The "partial ordering" in the papar means partial order as in standard mathemtics theory. To be more rigorous, the "partial ordering" in that paper, also called "irreflexive parital ordering" in that ...
John L.'s user avatar
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4 votes

Contrasting Peterson’s and Dekker’s algorithms

In the following paper we give formal models for Peterson’s and Dekker’s algorithms (and some others) and we used model checker to prove their properties. Please, find our results in the table below (...
meolic's user avatar
  • 143
4 votes

generation-compare-and-swap, or GCAS, in CTries

Nice observation. To prevent the scenario that you are describing, the actual implementation in the Scala standard library uses a variant of the software RDCSS instruction when reading or modifying ...
axel22's user avatar
  • 140
4 votes

Vector clocks: Why is it necessary to increment my clock on receiving a message?

Look at the definition of $<_H$. We say that $e_1<_H e_2$ (event 1 happened before event 2) if: $e_1,e_2$ took place in the same process, and $e_1$ happened first (events within the same ...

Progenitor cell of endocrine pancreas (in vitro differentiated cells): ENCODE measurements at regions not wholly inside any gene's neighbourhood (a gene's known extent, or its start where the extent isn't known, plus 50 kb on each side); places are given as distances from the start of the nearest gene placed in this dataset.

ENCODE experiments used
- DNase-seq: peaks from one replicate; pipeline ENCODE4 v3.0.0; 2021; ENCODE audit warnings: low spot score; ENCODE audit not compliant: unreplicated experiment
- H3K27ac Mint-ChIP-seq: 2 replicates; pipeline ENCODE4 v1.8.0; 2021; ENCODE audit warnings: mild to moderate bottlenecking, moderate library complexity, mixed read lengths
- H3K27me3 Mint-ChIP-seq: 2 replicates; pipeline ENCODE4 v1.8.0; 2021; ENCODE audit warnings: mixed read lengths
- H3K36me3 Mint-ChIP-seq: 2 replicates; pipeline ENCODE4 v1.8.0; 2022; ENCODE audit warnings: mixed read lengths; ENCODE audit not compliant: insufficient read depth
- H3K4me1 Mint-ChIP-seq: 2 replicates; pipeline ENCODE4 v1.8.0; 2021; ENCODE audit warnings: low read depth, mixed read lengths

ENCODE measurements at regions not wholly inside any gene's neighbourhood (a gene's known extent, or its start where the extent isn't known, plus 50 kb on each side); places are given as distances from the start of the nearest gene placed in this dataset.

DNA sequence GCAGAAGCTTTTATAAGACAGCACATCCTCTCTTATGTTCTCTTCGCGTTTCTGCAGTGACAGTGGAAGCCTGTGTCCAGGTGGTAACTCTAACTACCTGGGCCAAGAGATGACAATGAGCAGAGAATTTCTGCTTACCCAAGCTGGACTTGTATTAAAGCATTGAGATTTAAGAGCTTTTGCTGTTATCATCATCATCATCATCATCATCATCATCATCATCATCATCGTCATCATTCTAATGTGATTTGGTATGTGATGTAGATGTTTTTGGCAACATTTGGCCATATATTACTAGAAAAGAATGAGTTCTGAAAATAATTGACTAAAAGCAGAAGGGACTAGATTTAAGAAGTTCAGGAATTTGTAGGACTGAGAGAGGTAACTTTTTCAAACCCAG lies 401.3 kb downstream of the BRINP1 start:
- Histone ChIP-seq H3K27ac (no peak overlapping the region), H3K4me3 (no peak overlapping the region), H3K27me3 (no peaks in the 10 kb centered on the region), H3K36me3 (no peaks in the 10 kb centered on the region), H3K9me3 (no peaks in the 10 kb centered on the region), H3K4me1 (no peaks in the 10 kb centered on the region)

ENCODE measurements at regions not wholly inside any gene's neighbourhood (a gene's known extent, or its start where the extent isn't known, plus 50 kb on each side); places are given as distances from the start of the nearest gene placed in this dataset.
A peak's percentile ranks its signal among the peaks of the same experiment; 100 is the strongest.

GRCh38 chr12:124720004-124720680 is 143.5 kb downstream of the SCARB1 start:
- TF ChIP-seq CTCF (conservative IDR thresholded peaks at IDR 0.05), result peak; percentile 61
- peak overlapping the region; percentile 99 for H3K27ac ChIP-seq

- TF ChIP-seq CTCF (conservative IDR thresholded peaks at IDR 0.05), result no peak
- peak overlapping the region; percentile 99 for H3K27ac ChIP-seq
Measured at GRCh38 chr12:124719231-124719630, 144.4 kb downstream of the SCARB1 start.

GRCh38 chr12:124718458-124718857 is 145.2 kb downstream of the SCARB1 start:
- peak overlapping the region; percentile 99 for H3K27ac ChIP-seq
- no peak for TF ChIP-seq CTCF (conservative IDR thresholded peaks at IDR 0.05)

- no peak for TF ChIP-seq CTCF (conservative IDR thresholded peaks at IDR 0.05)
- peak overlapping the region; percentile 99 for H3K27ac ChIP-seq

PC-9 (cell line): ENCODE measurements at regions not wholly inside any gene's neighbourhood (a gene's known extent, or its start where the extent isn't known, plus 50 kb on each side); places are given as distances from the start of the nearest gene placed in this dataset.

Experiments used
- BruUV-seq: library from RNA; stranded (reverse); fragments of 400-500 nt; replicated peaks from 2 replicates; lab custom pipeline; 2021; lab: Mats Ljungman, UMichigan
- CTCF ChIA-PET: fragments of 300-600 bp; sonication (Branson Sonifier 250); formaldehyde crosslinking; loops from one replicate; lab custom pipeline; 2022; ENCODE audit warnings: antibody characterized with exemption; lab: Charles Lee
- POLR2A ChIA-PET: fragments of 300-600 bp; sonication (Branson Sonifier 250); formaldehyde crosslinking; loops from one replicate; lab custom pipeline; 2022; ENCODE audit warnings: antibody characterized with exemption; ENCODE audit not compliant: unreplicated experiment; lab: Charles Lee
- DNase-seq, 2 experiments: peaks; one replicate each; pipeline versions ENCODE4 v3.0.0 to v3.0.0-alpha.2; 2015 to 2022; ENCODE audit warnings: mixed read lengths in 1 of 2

Ariel's user avatar
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4 votes

Two threads are waiting on a mutex. Which one is unblocked?

The short answer is "it depends". If there is truly nothing to distinguish thread B from thread C, then the answer on most scheduler implementations will likely be either "could be B or C, and you ...
Pseudonym's user avatar
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4 votes

Reader and Writer mutex

"No_of_Readers" is a shared variable hence, mutex is used to provide mutual exclusion to maintain data consistency. Consider the statement : No_of_Readers ++; In high level language it is only one ...
Akash Mahapatra's user avatar
4 votes
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Reader and Writer mutex

Lets begin with defining some terms. Semaphore is one form of software implementation for process synchronization. It's an int value that is used by processes for the purpose of signalling. Only ...
Ugnes's user avatar
  • 311
4 votes

Why are most mutex implementations unfair?

'Priority inversion' is one reason that fairness can be undesirable. A low priority process hits the locked mutex and sleeps. Then a higher priority process hits it, and also sleeps. When the mutex ...
Jim Sawyer's user avatar
4 votes

Increment and Decrement on binary semaphores when their values are $1$ and $0$ respectively?